An independent report released by the Federal Government shows Australia’s electricity grid needs securing as coal-fired stations close.
The Australian Energy Market Operator (AEMO) ‘2017 Electricity Statement of Opportunities’ report says the grid “does not have the energy reserves it once had”.
Because of this, grid security must be found outside the traditional frequency response security provided by coal-fired turbines.
It also envisages a nationally planned and/or coordinated renewables push, but adds that, “No such national target currently exists.”
The report says AEMO is “indifferent to what fuels or technology resources are utilised” to secure the grid.
“Firming capability can be dispatched to maintain balance on the power grid, and can include generation on the grid, storage, demand resources behind the meter, flexible demand, or flexible network capability,” it states.
Significantly, it adds that project development lead times are now sufficiently short for some renewable generation technologies that generators “can be operational within short time frames”.
Reliability standard will not be met: AEMO
The analysis shows a heightened risk that the current National Electricity Market (NEM) reliability standard will not be met.
It confirms that for peak summer periods, targeted actions to provide additional firming capability are necessary to reduce risks of supply interruptions.
AEMO’s 2017 Electricity Statement of Opportunities (ESOO) modelling shows energy reserves have reduced. It says there is a heightened risk of significant unserved energy (USE) over the next 10 years, compared with recent levels.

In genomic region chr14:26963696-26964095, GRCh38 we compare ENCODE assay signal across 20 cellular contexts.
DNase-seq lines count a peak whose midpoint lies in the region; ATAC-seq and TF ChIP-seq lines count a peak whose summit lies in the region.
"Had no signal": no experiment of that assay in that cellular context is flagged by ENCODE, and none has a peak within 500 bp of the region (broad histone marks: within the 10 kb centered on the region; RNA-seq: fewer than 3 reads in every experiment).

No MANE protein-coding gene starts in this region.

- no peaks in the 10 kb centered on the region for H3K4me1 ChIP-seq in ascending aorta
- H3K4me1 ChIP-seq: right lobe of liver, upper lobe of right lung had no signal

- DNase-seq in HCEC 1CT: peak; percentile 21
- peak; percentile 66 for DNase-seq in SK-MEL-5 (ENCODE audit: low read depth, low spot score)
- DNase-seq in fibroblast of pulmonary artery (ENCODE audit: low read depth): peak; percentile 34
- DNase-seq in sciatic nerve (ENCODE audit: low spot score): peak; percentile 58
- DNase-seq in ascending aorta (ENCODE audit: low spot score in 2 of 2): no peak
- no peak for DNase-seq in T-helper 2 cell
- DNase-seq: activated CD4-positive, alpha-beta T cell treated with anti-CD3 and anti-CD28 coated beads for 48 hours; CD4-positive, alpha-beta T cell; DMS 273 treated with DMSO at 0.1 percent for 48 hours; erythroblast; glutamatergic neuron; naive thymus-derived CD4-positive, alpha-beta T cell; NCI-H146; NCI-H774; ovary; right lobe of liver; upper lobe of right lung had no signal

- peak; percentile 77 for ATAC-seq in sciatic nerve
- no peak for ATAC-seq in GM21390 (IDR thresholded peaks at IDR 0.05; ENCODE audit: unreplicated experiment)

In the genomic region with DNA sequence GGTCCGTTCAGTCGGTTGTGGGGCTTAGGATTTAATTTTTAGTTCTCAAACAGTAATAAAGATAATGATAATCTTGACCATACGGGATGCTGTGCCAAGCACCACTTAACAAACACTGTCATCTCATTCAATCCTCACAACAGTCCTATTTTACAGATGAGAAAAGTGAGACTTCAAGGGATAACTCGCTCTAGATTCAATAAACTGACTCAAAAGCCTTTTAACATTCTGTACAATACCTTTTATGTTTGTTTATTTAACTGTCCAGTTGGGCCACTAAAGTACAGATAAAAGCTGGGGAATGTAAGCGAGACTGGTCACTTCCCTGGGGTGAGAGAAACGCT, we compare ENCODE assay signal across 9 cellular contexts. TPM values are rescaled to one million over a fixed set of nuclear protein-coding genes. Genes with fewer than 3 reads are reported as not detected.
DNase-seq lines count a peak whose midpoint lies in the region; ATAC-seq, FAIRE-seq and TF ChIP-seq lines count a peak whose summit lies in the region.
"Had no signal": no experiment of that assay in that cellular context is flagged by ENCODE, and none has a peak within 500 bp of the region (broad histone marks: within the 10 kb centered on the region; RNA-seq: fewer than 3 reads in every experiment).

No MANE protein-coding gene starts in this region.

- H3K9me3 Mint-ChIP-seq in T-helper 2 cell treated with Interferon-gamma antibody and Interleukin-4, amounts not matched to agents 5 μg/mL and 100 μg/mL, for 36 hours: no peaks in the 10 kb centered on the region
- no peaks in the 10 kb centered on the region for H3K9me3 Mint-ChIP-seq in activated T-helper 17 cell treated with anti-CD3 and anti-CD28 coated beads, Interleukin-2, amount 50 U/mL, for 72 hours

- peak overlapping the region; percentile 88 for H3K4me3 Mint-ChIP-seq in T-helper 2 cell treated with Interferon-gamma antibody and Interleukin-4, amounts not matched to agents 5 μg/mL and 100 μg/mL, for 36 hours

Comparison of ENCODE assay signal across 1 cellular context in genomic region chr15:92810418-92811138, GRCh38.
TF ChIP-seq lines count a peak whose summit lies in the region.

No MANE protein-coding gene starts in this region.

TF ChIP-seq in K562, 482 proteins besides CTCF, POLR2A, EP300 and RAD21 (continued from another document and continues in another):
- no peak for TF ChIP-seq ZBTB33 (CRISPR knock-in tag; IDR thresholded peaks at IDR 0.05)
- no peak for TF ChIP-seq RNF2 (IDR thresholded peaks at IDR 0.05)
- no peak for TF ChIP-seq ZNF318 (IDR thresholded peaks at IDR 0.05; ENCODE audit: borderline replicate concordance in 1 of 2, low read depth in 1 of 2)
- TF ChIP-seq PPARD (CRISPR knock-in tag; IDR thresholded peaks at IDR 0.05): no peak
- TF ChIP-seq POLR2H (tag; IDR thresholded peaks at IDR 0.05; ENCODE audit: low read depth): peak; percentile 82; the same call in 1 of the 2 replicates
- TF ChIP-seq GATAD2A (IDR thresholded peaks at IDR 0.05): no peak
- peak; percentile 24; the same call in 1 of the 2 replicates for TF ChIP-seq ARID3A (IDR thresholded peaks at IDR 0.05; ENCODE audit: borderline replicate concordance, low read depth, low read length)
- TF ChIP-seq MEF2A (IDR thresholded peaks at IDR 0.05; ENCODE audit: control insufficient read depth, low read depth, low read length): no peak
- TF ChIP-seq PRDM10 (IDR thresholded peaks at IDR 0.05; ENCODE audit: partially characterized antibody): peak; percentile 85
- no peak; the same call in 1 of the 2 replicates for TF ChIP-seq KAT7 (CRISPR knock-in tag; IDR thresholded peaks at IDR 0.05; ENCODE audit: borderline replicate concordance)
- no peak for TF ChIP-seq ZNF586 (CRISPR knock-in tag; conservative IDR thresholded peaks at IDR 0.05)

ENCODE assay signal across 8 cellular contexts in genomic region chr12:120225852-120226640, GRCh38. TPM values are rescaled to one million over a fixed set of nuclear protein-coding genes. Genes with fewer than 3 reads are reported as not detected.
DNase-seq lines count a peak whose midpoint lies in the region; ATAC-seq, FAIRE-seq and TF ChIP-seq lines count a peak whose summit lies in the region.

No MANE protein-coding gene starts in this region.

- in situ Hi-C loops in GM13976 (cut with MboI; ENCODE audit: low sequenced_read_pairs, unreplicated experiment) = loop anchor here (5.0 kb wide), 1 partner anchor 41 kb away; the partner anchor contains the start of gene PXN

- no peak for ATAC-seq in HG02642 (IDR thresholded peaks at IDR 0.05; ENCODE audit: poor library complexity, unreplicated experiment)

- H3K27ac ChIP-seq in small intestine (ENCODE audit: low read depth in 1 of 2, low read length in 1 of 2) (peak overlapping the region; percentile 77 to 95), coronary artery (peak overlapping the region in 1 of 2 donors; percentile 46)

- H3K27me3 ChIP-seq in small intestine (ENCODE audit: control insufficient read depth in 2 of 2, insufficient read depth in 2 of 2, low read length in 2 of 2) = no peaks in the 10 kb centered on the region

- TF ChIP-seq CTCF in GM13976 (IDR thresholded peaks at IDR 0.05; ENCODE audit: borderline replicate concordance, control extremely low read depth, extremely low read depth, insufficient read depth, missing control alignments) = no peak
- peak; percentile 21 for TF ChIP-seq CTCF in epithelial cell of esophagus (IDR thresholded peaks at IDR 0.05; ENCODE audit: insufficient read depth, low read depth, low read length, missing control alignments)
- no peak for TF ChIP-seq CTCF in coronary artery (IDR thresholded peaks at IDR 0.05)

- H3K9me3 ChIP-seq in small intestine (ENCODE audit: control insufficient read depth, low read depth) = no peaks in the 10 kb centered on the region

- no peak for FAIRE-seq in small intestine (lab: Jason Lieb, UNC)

In addition, it warns that the retirement of coal generation in New South Wales after 2022, if not appropriately replaced by firming capability, could significantly increase the risk of load shedding.
South Australia, Victoria face outages at summer peaks
The report found a reduction in coal-fired generation capacity was due to the retirement of Hazelwood Power Station (1,600 MW) in Victoria in March 2017.
It confirms that, without planned actions via the South Australian Energy Plan and Reliability and Emergency Reserve Trader (RERT) provisions, there is a heightened risk of USE in South Australia and Victoria in peak summer periods.
These risks are being addressed through the development of diesel generation in South Australia and the provision for RERT.
Climate Council responds to AEMO report
Commenting on the report, the Climate Council says debate is necessary to ensure the stability of the future grid.
Climate Council Chief Executive Amanda McKenzie said Australia’s fleet of coal-fired power stations is aging, inefficient and should be retired.
“An ideological campaign to promote coal just doesn’t stack up against the technical and economic reality,” she said.